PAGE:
Diminuco retired from Albion in 2008, but he didn’t stay off the gridiron long. He returned to the game to coach Alden for two years.

At least that was the plan. He ended up staying four.

“I really like the kids there and the kids responded to our staff, and I think we did some pretty good things,” Diminuco said. “Each year, I thought, ‘Geez, this could really be the year we could contend for a state title.’ ”

He made up his mind a month before Alden’s season ended that 2012 would be his final year – he was worn out, dealing with a knee replacement and just “thought it was time.” He planned to take a year to watch college football and relax. Then in March, while he was in Florida, Diminuco got a call from new Brockport coach Jason Mangone asking him to come coach the quarterbacks.

“I was kind of taken aback by it,” Diminuco said.

Taken aback, but equally intrigued – Diminuco couldn’t pry himself from the game he loves.

Diminuco is 60 years old and has his master’s in physical education from Brockport. He uses the degree as a lesson for his players – telling them that if he can get a master’s degree, anyone can.

That’s one of the biggest lessons Diminuco has preached to his players: Take your education seriously and don’t sell yourself short. His other primary lesson?

“Be good to your family. Love your parents,” he said. “I don’t have my parents anymore. … Respect and love your mom and dad.”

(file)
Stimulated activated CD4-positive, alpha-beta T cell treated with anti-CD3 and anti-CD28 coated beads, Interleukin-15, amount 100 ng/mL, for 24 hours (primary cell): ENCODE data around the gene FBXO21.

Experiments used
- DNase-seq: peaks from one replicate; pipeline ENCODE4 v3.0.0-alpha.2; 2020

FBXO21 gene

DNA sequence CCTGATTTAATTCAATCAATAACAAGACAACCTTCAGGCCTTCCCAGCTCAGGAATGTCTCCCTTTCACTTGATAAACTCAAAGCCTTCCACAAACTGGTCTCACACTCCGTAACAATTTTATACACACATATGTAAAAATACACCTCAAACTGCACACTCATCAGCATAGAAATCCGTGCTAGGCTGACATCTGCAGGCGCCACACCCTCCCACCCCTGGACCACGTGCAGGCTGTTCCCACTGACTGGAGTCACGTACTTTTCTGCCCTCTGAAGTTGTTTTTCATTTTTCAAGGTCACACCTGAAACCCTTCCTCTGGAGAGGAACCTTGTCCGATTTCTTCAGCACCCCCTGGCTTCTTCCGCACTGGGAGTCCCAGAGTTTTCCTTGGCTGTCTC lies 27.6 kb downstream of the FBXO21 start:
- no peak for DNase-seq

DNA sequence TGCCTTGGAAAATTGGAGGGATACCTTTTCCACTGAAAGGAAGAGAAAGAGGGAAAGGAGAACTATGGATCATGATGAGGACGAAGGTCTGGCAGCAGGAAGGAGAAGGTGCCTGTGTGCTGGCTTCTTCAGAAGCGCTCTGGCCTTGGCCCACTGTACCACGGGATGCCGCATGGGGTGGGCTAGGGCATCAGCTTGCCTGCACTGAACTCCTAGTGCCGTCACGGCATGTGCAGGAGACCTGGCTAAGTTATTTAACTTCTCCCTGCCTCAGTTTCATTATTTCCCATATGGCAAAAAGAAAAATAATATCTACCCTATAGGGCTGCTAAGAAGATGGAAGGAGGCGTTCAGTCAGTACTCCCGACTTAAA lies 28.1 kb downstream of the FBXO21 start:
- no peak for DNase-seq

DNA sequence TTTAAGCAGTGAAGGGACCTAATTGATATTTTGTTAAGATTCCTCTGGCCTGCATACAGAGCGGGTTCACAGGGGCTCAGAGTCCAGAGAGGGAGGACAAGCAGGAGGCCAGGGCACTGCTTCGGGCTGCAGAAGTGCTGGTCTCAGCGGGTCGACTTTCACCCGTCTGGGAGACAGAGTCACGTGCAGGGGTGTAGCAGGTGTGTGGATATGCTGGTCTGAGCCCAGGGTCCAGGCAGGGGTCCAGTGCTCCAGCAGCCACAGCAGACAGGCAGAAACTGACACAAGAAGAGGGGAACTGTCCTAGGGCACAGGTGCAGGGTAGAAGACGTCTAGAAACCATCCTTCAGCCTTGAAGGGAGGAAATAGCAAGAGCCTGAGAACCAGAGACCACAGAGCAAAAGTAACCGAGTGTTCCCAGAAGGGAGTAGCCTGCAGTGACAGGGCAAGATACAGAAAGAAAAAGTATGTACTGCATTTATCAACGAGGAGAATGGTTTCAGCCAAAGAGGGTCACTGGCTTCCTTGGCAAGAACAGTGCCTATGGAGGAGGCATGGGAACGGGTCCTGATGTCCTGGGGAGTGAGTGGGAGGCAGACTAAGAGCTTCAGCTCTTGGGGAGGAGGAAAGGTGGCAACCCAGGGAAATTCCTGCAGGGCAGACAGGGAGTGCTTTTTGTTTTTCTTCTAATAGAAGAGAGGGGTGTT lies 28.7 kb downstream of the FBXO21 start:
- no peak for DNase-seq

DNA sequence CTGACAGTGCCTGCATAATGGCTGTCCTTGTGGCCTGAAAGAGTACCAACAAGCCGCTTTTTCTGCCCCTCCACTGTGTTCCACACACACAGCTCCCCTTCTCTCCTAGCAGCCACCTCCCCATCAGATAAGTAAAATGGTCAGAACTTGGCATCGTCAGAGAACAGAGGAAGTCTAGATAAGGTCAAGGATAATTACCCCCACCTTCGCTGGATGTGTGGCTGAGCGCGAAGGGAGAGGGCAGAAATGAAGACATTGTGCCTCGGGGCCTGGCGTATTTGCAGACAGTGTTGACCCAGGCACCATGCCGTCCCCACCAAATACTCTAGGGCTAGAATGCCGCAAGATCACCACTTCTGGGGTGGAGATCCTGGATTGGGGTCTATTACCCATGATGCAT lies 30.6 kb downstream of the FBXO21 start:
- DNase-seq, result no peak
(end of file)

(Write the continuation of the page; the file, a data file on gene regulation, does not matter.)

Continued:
Diminuco and Dale were celebrating their 37th anniversary the day he chatted with The News. They have three daughters and four grandkids. One of those is a boy who seems to have football in his future – as it is surely in his genetics.

“He’s 1 year old and the thing he says the most is, ‘Ball, ball, ball.’ I’m liking that,” Diminuco said. “He goes around wearing his Yankees and Buffalo Bills hats.”

Diminuco was a standout quarterback at Monroe High School, where he won a Rochester city championship. He also played basketball for the school and is a Section V Hall of Famer.

“It really developed me as a person,” Diminuco said of attending a high school at which a majority of the students were African-American. “Ninety percent of my best friends in high school were black kids. I look back on it very fondly. I had a great high school experience.”

Diminuco entered coaching with a fiery style learned from his tough upbringing in Rochester, but he said he coaches with a different disposition now.

“I certainly have mellowed and my style has changed a little bit,” he said. “I’m not quite as demanding as I was. Some of the rough edges were knocked off.”

The edges were knocked off by the relationships he built over the years.

“My favorite accomplishment is Christmas time, when a lot of former players come back and visit,” Diminuco said. “Or when I get invited to their weddings, or when I’m the godfather of their children. My favorite accomplishment is the connection that we’ve been able to keep over the years.”

The Greater Buffalo Sports Hall of Fame’s 23rd induction dinner will be held Oct. 30 at the Hyatt Regency Ballroom. The cost is $85 per person or $750 for table of 10. For tickets, visit